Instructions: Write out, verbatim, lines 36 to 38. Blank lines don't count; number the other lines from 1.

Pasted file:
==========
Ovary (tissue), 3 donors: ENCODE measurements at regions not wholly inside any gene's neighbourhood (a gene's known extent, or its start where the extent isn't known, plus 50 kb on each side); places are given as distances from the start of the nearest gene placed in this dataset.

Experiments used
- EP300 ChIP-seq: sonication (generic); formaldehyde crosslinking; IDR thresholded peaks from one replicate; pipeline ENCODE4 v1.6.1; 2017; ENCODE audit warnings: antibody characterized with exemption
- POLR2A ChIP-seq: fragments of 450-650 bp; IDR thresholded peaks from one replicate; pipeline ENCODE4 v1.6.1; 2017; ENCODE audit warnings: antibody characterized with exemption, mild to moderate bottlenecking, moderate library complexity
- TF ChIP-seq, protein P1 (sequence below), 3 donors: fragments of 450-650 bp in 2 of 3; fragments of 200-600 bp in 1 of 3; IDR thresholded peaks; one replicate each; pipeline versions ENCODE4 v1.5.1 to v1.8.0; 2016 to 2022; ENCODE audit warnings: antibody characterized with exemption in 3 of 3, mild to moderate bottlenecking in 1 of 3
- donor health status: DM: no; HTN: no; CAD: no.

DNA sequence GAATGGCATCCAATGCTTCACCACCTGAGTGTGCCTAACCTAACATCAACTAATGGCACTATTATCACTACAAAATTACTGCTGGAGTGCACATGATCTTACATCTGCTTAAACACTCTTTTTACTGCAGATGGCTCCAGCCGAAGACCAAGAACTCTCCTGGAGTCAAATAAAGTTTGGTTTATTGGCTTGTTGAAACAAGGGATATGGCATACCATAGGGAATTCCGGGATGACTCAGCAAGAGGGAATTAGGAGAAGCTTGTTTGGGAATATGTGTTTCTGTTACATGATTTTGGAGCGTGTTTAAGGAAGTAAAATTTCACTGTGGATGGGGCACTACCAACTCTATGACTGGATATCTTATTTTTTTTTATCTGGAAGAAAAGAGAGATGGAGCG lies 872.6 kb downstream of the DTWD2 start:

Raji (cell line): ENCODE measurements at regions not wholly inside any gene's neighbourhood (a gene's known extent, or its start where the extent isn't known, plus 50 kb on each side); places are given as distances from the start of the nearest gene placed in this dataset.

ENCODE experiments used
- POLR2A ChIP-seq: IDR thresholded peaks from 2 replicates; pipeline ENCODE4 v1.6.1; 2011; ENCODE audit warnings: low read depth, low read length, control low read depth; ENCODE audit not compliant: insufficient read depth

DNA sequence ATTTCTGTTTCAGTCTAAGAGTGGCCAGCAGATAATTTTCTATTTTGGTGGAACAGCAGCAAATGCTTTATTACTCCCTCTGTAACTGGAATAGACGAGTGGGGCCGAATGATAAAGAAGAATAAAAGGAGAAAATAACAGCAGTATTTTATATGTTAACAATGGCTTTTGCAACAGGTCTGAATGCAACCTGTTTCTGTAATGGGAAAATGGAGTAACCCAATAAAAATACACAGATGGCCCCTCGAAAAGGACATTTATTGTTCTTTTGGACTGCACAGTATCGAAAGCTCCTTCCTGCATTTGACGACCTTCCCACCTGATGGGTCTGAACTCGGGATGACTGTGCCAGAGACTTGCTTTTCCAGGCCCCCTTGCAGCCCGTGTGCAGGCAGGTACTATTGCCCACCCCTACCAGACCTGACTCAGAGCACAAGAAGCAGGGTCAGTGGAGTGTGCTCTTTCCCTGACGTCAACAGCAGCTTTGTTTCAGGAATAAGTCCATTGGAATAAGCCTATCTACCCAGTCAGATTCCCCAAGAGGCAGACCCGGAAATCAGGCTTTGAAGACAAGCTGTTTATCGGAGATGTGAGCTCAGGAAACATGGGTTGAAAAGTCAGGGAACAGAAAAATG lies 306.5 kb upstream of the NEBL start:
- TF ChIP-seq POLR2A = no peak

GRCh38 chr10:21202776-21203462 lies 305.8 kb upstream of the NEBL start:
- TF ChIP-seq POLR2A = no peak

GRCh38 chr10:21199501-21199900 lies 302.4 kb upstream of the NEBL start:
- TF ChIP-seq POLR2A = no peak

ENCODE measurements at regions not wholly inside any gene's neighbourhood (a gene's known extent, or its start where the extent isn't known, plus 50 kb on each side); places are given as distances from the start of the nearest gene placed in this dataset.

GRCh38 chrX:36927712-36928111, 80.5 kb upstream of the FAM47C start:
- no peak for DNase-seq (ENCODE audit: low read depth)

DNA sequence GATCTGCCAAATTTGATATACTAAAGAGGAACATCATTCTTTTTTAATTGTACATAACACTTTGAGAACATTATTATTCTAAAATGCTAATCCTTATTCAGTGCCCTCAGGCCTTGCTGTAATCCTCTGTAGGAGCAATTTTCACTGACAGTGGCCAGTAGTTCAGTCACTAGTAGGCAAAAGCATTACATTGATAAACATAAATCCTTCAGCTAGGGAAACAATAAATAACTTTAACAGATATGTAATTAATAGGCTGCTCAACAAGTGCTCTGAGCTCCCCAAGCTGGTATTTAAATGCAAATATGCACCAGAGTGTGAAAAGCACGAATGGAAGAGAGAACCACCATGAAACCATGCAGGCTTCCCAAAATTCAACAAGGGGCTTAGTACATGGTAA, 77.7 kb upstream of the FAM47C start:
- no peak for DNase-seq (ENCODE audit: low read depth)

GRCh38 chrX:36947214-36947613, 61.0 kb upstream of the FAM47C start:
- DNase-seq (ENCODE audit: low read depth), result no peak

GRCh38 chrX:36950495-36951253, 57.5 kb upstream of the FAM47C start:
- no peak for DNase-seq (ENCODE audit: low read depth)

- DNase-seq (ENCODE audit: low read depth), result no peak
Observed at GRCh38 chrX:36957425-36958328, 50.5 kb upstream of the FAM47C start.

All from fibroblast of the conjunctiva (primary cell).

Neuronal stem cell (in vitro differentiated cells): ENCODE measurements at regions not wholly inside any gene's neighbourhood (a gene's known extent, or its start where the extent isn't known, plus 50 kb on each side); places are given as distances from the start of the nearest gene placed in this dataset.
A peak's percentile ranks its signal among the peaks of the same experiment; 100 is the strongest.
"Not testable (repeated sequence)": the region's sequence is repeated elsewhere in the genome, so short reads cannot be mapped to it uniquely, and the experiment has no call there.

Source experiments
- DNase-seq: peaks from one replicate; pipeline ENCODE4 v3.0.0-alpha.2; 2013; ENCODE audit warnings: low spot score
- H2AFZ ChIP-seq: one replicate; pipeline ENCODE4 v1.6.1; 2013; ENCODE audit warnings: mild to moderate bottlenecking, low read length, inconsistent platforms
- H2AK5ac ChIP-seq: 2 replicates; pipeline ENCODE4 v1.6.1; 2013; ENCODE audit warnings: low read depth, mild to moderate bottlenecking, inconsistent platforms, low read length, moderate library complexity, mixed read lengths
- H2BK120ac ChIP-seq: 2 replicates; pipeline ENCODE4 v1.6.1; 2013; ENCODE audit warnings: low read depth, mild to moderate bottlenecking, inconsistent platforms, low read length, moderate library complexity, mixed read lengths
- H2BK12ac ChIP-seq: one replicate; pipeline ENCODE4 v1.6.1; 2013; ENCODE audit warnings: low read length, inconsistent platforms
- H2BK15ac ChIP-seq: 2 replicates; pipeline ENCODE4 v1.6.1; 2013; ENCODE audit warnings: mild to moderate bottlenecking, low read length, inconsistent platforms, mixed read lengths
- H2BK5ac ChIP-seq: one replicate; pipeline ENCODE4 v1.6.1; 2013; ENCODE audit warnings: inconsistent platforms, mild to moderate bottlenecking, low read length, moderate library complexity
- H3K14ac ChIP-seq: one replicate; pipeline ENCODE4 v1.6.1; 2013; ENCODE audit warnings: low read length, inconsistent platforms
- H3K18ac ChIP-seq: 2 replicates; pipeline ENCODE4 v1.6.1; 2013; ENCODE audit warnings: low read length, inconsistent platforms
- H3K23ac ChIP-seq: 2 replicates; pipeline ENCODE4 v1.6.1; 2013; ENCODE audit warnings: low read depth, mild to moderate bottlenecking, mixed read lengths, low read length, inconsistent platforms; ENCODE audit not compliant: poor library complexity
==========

- H2BK120ac ChIP-seq: 2 replicates; pipeline ENCODE4 v1.6.1; 2013; ENCODE audit warnings: low read depth, mild to moderate bottlenecking, inconsistent platforms, low read length, moderate library complexity, mixed read lengths
- H2BK12ac ChIP-seq: one replicate; pipeline ENCODE4 v1.6.1; 2013; ENCODE audit warnings: low read length, inconsistent platforms
- H2BK15ac ChIP-seq: 2 replicates; pipeline ENCODE4 v1.6.1; 2013; ENCODE audit warnings: mild to moderate bottlenecking, low read length, inconsistent platforms, mixed read lengths